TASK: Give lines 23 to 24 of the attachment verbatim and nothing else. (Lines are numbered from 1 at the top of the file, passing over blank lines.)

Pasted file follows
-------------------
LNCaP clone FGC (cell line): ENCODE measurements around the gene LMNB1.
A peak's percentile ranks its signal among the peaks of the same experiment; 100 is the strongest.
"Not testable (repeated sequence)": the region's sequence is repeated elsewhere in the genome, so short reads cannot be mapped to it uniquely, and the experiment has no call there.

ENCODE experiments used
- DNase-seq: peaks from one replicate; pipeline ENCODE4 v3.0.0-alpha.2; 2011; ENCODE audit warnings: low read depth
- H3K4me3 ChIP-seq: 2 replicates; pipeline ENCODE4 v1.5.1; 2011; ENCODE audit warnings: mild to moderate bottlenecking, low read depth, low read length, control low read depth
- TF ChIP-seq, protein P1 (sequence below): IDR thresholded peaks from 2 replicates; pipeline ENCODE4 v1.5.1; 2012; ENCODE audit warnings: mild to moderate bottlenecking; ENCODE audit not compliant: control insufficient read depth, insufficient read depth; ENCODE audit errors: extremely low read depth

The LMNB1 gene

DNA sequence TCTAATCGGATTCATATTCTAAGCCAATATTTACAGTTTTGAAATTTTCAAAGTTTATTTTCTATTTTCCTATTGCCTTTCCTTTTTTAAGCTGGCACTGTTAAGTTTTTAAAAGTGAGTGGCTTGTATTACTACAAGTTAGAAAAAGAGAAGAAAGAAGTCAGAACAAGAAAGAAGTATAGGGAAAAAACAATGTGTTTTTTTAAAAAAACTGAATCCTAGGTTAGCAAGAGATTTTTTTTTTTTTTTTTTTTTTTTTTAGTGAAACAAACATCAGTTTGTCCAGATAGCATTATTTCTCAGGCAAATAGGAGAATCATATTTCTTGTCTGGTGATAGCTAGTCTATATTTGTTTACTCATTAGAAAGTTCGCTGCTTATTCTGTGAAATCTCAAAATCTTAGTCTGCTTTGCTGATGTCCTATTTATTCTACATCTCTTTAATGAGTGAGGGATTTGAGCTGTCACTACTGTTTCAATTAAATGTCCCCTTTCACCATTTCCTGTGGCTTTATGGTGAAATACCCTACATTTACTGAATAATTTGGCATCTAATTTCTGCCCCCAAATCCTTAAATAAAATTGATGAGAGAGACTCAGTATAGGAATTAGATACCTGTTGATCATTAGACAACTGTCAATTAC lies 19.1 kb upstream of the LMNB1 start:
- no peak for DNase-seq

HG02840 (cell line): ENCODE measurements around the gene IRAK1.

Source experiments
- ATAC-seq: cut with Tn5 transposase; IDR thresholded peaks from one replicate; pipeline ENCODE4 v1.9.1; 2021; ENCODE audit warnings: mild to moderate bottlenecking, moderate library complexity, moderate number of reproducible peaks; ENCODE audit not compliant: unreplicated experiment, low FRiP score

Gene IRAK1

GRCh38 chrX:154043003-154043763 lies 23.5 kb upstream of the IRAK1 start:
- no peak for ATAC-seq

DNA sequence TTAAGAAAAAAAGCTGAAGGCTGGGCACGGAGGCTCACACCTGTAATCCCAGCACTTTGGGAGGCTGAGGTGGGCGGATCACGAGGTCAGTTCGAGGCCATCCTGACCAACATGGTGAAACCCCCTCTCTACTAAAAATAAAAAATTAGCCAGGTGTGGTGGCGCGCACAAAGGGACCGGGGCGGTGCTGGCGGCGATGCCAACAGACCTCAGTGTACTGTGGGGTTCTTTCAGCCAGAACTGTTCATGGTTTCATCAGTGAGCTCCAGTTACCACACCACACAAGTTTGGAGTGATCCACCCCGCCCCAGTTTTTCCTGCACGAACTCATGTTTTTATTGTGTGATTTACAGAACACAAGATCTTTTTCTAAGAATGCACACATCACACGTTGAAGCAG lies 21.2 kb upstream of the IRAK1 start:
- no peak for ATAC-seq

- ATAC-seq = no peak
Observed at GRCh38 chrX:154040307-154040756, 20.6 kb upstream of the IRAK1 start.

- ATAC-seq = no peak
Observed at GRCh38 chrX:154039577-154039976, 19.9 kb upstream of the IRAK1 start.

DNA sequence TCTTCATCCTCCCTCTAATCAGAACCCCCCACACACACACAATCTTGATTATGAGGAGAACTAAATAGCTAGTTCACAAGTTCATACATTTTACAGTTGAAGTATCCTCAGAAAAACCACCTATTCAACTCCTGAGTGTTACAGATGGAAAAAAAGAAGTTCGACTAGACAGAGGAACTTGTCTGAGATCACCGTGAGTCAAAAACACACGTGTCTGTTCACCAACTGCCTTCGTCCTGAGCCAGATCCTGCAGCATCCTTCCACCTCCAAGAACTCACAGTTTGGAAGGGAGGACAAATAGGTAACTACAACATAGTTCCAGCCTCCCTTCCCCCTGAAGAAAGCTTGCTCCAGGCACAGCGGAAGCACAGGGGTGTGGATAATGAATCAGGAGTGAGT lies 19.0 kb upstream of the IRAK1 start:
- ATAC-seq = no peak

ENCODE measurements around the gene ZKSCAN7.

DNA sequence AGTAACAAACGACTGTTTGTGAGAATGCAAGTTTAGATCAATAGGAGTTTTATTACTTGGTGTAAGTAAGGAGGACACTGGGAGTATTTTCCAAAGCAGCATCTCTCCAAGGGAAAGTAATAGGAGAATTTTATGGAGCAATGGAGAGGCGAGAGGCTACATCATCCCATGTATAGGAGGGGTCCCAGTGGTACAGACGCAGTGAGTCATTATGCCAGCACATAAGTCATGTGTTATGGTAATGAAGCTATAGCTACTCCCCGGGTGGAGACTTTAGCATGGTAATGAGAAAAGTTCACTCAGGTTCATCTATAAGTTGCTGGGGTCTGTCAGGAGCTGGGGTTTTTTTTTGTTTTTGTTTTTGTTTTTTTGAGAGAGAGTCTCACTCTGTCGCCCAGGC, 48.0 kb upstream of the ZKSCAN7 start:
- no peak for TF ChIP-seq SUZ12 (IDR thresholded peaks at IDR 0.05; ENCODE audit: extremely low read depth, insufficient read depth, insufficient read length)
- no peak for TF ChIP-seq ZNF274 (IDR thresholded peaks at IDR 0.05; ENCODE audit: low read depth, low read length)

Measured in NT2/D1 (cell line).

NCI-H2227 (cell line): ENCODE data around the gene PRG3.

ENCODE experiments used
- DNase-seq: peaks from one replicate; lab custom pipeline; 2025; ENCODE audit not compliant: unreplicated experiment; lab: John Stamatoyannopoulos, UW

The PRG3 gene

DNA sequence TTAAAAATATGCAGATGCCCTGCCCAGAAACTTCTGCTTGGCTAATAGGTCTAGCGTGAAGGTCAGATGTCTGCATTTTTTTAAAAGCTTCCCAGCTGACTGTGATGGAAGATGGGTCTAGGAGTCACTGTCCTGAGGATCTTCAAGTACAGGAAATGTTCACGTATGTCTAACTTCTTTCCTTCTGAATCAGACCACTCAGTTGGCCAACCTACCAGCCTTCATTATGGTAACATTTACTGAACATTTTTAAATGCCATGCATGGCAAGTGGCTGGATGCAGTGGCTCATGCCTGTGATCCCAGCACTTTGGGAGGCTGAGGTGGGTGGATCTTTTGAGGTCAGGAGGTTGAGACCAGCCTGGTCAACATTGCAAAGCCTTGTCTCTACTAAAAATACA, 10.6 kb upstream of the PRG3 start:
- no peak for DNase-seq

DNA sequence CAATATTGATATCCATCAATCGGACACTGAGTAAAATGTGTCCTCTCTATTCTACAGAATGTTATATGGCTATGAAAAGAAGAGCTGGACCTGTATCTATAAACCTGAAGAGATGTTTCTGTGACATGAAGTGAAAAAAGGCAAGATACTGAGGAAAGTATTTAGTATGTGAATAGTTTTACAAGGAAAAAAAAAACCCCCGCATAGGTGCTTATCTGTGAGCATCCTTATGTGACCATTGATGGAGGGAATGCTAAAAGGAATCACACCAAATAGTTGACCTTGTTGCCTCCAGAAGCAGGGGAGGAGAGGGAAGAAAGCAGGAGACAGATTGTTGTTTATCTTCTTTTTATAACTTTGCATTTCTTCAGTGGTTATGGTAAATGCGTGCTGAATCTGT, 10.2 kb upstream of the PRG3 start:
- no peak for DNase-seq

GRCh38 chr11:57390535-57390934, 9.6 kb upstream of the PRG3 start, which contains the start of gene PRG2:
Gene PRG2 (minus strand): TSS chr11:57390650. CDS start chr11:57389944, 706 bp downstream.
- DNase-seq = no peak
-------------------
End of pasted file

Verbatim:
DNA sequence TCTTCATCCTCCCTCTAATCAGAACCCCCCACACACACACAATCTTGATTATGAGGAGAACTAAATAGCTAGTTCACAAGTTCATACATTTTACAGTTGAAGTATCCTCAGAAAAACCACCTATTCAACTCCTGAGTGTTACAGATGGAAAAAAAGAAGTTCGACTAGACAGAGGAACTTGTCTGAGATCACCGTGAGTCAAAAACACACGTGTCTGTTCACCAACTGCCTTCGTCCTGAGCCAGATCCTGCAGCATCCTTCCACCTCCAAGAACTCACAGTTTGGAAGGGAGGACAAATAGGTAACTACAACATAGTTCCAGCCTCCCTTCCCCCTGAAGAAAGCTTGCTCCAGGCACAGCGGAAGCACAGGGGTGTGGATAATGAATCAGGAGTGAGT lies 19.0 kb upstream of the IRAK1 start:
- ATAC-seq = no peak